Centralized data management. Time to surrender the silo
During my morning runs, I run past this old silo in the middle of suburbia. Surrounded by single family homes, it looks either out of place or serves as a quaint reminder of an earlier time.
It brings to mind a different kind of silo that appears in business and how prevalent they still are, despite the connected nature of business today with cloud computing, big data, machine learning, global markets and the like. Operating in silos where people act independent and without regard to other departments invites duplicated or inconsistent responses. It’s an inefficient and less productive way to operate, especially in this day of technology and non-stop connectivity.
When siloed organizations respond to enterprise-wide risk, a lot can go wrong. For starters, if every department responds in its own way to regulatory compliance, it is, at best, an inefficient doubling or tripling of the work necessary. At worst, it’s a mess trying to distinguish the company’s compliance stance with gaps of non-compliance.
Risk management is just as, if not more, problematic. Information security impacts every department and every employee. Individual business units with IT staff may respond differently based on the technology used and their expertise. The risk of miscommunications or something falling through the cracks is serious.
From the 30,000 foot view, the biggest drawback to silos is the fact they hinder data sharing, accountability, and visibility — the essential elements needed for enterprise risk management.
We could talk until we’re blue in the face, mistaken for members of the Blue Man Group, about business struggles with silos.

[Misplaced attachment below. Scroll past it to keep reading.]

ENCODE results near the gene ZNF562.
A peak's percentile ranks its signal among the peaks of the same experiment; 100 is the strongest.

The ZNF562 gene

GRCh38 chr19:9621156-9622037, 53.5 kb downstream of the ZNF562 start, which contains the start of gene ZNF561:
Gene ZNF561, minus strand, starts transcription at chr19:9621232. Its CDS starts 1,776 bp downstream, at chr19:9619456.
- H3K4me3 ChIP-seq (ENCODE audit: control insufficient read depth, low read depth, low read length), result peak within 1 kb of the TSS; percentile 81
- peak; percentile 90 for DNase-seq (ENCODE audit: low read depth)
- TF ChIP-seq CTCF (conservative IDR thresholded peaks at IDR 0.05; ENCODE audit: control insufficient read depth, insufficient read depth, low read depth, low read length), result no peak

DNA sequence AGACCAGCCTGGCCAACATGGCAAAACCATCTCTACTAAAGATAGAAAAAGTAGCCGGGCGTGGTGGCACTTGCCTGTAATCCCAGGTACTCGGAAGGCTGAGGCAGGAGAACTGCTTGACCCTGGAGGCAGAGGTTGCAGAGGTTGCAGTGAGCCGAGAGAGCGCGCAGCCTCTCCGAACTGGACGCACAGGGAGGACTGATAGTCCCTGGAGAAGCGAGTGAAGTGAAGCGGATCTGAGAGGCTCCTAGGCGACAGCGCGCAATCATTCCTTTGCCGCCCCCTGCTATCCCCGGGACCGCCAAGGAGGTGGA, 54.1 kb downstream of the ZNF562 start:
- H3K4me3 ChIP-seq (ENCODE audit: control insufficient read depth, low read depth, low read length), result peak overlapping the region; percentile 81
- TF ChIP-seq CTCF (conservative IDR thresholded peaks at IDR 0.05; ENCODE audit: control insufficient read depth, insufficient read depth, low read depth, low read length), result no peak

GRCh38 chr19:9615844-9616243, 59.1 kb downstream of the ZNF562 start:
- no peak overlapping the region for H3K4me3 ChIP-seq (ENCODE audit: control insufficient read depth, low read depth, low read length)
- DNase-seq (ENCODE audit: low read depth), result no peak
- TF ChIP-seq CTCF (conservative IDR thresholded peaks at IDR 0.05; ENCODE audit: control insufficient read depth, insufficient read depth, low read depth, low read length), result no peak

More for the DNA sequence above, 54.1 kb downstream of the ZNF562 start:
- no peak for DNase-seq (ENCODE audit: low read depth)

Here’s a better idea. Connect your silos with a framework and a platform designed for centralized data management. Frameworks and standards like ISO 27000 series, NIST, and PCI DSS provide a strong base for managing risk in their respective areas. Companies with mature risk management programs rely on integrated risk management systems (IRMS) supported by governance, risk management, and compliance (GRC) technology.
The main takeaway is that you can command a framework using GRC technology to build your own integrated risk management system that interfaces with the company’s business processes.
While you know you should transition from operating in silos to connecting departments with a centralized data management platform, you may be concerned about the challenge of driving the organizational change required. Perhaps past programs have failed. Maybe you believe only a major incident would get the attention needed for significant change. There is a better way.
Start with small steps like documenting your processes, attending a webinar or requesting a demo. Take our quick 10-question survey to see where you stand on the maturity scale for GRC and centralized data management.
Look for quick wins like implementing a pilot and producing key metrics for an executive audience. If that leads to a company leader championing the cause, all the better. Be watchful of too much, too soon. A grand project that sends shockwaves throughout the organization stands to fail. It’s better to start small, collect quick wins, and nurture the growth of your program.
The key is to connect your silos and centralize data management, so cross-functional teams can work together.That will effectively end the data silo era for the betterment of enterprise-wide initiatives like compliance and integrated risk management.
Learn how Lance completed his 50 mile race and how it relates to building a risk management program.
This month’s Risk Roundup is about data privacy, the biggest California earthquake in 20 years, and the business impact of the US-China trade war.
When the topic is risk management, we don’t waffle.